Look, we’ve loved Mads Mikkelsen since he destroyed Daniel Craig’s testicles way back in Casino Royale, and he’s at least as charismatic here as he was playing Hannibal Lecter, but his turn as Kaecilius here falls into the category of “great actor relegated to one-note Marvel villain who is destroyed/sucked into a portal at the end of the movie” (ie. every villain not named Loki). Just once, it would be nice for the bad guy to actually develop some sort of rivalry with the hero in one of these films.
THE CAST OVERCOMES ANY SHORTFALLS
Doctor Strange is able to distinguish itself through the talents of its leads, who are charismatic enough to make you believe in their characters’ metaphysical world, even if the narrative takes one too many shortcuts in introducing us to it. Take, for instance, Strange’s almost-immediate acceptance of his role once he learns of the Ancient One’s mission; some indecision or some indicator of self-realization is sorely missed.
IT’S FUN AND FUNNY
The film is tonally consistent with the Marvel films that came before it, mixing spectacle and one-liners with aplomb – you never question that it’s part of the same universe as the one we’ve gotten to know over the course of thirteen films. While it does feature a tad more slapstick that we’ve previously seen (aside from Ant-Man), it doesn’t give over half its dialogue to witticisms (or shameless sequel set-ups in the main narrative) like Avengers: Age of Ultron did. The best thing about this is discovering that Cumberbatch, an actor known for the intensity of his performances, is equally adept at handling the film’s lighter moments.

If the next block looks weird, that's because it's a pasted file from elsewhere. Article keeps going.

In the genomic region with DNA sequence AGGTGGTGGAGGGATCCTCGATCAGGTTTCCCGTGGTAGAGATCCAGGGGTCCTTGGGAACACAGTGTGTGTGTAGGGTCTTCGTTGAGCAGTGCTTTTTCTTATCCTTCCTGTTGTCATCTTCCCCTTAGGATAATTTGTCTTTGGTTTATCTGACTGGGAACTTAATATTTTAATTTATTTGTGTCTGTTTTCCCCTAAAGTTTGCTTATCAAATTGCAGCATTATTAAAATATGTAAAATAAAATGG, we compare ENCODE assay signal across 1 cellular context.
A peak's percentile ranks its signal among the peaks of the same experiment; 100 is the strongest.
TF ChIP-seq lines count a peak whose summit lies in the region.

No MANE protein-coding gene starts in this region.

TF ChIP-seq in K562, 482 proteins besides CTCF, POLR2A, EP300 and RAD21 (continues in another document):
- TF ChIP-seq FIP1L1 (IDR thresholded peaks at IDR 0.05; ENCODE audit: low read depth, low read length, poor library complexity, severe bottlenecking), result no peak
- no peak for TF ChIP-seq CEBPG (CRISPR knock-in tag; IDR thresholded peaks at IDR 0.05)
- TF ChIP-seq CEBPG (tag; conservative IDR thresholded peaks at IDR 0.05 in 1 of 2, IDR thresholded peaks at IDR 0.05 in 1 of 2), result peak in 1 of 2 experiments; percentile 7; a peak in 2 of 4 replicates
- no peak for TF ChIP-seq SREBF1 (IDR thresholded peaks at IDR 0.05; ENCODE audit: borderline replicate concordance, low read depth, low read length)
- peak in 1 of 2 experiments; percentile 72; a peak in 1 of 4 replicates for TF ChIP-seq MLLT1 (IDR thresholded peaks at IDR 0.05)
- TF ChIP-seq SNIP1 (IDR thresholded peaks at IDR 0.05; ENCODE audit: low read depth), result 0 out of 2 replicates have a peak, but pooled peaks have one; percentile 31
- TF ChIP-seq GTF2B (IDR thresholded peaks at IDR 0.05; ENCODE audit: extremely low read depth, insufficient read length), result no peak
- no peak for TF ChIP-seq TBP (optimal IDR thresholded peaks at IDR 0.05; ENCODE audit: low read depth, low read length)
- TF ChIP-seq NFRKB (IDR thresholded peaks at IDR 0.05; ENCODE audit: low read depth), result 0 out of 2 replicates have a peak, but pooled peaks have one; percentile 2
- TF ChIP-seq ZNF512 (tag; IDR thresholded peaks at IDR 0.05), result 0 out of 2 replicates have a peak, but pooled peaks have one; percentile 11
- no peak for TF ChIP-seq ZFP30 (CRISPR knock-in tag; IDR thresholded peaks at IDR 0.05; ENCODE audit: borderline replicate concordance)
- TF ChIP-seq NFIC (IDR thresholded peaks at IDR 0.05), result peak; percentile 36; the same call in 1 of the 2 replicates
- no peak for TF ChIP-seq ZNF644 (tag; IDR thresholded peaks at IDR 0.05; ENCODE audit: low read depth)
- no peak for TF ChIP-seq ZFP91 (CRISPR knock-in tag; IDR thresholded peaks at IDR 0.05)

NO RACE WARS HERE
Tilda Swinton as the Ancient One overcomes accusations of whitewashing in the film’s opening minutes by simply owning the character with her legendary presence. In never giving the viewer a chance to question her legitimacy, Swinton provides a credible, if all-too-brief, senior counterpoint to Cumberbatch’s newbie sorcerer in much the same way that Stanley Tucci’s Dr. Erskine did for Chris Evans in Captain America: The First Avenger.
As Wong, the appropriately-named Benedict Wong (Kublai Khan of Netflix’s Marco Polo) rises above his character’s subservient origins and reinterprets Dr. Strange’s comic book manservant as a formidable big screen sorcerer whose primary task is guarding the Ancient One’s library. And hey, we like his taste in music.